Kōrero: Seals

Whārangi 3. Adaptations for diving

Ngā whakaahua

Elephant seals and Weddell seals can go without breathing for well over an hour. During their dives Weddell seals may reach depths of 860 metres, while southern elephant seals have been known to go more than 1,500 metres down.

Storing oxygen

All life began in the sea. But despite having evolved originally from fish, land-based vertebrates face a major problem if they return to a life in the sea and act like a fish again. As air breathers, they cannot take up dissolved oxygen from water like a fish. So they can only dive for as long as they can store oxygen breathed in at the surface. Consequently, these animals developed special adaptations for storing oxygen. This was the case with the ancestors of seals.

In animals such as humans, oxygen is carried from the lungs to the body’s organs and muscles via the blood. But in a seal’s muscles there are much higher concentrations of a protein called myoglobin, which can also bind to oxygen. This turns its muscles into oxygen stores that can power the metabolism while it is diving. As well, compared to land-based mammals, seals have much more blood, a higher proportion of red blood cells, the ability to reduce their heart rates while diving, and much greater control over the distribution of blood within the body.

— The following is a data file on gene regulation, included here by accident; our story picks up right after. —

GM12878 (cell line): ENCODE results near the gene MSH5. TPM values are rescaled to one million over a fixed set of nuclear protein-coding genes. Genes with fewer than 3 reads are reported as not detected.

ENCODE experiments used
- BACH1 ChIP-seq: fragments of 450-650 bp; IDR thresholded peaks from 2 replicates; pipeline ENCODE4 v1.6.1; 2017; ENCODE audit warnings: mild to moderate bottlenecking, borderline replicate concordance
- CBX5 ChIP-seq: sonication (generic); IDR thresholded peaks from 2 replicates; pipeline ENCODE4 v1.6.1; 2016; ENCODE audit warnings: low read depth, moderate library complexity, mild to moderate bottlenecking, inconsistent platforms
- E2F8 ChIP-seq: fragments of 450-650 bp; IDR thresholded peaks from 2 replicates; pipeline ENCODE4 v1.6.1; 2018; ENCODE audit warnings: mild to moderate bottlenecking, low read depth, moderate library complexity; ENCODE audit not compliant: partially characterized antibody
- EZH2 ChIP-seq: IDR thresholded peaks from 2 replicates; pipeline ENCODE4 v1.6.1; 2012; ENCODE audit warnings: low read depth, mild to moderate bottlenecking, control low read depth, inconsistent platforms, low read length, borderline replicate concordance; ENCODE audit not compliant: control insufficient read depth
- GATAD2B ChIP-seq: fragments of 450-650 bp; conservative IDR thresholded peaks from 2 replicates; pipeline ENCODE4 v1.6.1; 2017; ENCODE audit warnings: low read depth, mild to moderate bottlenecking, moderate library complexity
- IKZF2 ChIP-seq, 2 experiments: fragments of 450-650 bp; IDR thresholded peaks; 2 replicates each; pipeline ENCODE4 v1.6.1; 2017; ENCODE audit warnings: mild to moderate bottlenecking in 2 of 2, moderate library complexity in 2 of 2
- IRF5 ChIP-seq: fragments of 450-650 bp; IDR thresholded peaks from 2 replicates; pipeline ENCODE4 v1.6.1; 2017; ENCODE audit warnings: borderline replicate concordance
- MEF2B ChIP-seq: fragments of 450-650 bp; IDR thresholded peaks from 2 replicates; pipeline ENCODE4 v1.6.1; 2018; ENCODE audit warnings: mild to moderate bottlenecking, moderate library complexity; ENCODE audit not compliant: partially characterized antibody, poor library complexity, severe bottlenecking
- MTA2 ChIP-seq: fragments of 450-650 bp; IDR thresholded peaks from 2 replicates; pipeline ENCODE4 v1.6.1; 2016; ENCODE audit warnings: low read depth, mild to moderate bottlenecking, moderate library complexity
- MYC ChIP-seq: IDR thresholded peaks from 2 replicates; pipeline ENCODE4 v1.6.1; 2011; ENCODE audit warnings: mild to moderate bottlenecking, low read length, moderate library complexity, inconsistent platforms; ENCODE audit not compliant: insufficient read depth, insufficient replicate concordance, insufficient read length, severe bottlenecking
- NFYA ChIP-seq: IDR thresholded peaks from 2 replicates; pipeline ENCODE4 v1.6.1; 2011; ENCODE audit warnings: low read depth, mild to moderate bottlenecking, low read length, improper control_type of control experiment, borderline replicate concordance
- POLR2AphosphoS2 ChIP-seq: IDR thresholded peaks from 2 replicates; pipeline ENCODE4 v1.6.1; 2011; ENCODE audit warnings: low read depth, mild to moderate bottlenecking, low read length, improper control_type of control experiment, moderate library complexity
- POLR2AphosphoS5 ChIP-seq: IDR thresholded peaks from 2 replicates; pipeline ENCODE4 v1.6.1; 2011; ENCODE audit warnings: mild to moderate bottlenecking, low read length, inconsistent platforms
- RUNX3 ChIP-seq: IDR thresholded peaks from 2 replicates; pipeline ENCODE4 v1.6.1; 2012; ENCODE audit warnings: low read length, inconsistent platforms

Water pressure

Diving to such extraordinary depths creates its own problems because of the enormous pressure. Humans are likely to suffer the bends from much shallower dives, and sometimes need treatment in a recompression chamber. But unlike us, seals do not use any air remaining within the lungs once they have dived to about 70 metres. The lungs collapse, and the seal relies on oxygen stores in the blood and muscle.

Me pēnei te tohu i te whārangi:

Lloyd Spencer Davis, 'Seals - Adaptations for diving', Te Ara - the Encyclopedia of New Zealand, http://www.TeAra.govt.nz/mi/seals/page-3 (accessed 16 September 2019)

Story by Lloyd Spencer Davis, published 12 Jun 2006